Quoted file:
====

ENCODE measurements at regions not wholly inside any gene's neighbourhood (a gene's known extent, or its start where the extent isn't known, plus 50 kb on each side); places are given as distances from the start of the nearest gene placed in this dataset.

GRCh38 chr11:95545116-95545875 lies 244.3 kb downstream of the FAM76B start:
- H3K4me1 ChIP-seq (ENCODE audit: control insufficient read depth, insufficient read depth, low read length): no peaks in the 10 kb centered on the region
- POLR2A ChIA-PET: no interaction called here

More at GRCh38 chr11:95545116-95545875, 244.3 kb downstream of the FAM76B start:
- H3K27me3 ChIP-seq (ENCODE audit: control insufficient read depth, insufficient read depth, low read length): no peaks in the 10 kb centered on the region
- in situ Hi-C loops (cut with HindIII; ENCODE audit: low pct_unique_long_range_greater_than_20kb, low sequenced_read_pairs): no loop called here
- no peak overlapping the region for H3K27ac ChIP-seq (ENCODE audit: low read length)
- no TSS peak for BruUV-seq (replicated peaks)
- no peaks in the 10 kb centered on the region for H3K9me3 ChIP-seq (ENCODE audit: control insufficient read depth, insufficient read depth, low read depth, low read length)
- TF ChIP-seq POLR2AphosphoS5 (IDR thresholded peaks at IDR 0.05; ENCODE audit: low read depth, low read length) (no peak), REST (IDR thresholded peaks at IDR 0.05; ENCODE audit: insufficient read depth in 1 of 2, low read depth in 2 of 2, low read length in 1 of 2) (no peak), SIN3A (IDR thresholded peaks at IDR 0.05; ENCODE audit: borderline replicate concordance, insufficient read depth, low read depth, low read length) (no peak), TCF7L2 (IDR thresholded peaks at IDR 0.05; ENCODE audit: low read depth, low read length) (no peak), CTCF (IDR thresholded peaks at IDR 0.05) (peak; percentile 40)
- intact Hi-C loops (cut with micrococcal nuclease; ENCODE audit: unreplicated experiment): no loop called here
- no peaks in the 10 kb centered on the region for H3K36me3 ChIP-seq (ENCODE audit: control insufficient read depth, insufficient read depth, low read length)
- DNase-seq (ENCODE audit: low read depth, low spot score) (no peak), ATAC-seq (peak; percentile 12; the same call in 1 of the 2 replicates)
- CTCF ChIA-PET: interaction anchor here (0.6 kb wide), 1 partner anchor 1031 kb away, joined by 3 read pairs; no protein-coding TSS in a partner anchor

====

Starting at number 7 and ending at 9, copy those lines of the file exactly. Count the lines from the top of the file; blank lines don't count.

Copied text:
- in situ Hi-C loops (cut with HindIII; ENCODE audit: low pct_unique_long_range_greater_than_20kb, low sequenced_read_pairs): no loop called here
- no peak overlapping the region for H3K27ac ChIP-seq (ENCODE audit: low read length)
- no TSS peak for BruUV-seq (replicated peaks)